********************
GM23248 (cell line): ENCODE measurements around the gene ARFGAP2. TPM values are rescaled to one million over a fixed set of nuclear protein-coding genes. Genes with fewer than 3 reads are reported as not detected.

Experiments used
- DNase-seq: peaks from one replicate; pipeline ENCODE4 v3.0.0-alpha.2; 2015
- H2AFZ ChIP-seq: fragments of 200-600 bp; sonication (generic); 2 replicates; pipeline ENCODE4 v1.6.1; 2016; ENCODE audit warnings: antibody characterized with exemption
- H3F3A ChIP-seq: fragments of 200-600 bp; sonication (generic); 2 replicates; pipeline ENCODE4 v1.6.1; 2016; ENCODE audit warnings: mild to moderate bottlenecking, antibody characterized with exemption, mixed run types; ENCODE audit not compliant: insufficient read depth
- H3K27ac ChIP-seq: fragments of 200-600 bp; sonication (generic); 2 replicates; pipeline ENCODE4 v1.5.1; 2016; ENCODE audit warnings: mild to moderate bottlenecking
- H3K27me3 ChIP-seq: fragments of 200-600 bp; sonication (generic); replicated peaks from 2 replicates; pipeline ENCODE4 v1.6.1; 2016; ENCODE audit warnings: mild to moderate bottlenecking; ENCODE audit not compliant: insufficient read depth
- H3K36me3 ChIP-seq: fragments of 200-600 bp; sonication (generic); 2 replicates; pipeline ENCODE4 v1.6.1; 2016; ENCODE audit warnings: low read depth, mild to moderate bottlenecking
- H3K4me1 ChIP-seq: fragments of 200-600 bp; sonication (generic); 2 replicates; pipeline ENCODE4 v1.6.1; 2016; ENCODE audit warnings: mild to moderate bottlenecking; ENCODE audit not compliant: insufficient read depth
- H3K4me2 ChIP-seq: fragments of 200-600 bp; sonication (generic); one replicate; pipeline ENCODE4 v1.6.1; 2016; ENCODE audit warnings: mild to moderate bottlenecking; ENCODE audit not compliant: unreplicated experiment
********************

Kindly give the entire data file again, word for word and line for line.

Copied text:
GM23248 (cell line): ENCODE measurements around the gene ARFGAP2. TPM values are rescaled to one million over a fixed set of nuclear protein-coding genes. Genes with fewer than 3 reads are reported as not detected.

Experiments used
- DNase-seq: peaks from one replicate; pipeline ENCODE4 v3.0.0-alpha.2; 2015
- H2AFZ ChIP-seq: fragments of 200-600 bp; sonication (generic); 2 replicates; pipeline ENCODE4 v1.6.1; 2016; ENCODE audit warnings: antibody characterized with exemption
- H3F3A ChIP-seq: fragments of 200-600 bp; sonication (generic); 2 replicates; pipeline ENCODE4 v1.6.1; 2016; ENCODE audit warnings: mild to moderate bottlenecking, antibody characterized with exemption, mixed run types; ENCODE audit not compliant: insufficient read depth
- H3K27ac ChIP-seq: fragments of 200-600 bp; sonication (generic); 2 replicates; pipeline ENCODE4 v1.5.1; 2016; ENCODE audit warnings: mild to moderate bottlenecking
- H3K27me3 ChIP-seq: fragments of 200-600 bp; sonication (generic); replicated peaks from 2 replicates; pipeline ENCODE4 v1.6.1; 2016; ENCODE audit warnings: mild to moderate bottlenecking; ENCODE audit not compliant: insufficient read depth
- H3K36me3 ChIP-seq: fragments of 200-600 bp; sonication (generic); 2 replicates; pipeline ENCODE4 v1.6.1; 2016; ENCODE audit warnings: low read depth, mild to moderate bottlenecking
- H3K4me1 ChIP-seq: fragments of 200-600 bp; sonication (generic); 2 replicates; pipeline ENCODE4 v1.6.1; 2016; ENCODE audit warnings: mild to moderate bottlenecking; ENCODE audit not compliant: insufficient read depth
- H3K4me2 ChIP-seq: fragments of 200-600 bp; sonication (generic); one replicate; pipeline ENCODE4 v1.6.1; 2016; ENCODE audit warnings: mild to moderate bottlenecking; ENCODE audit not compliant: unreplicated experiment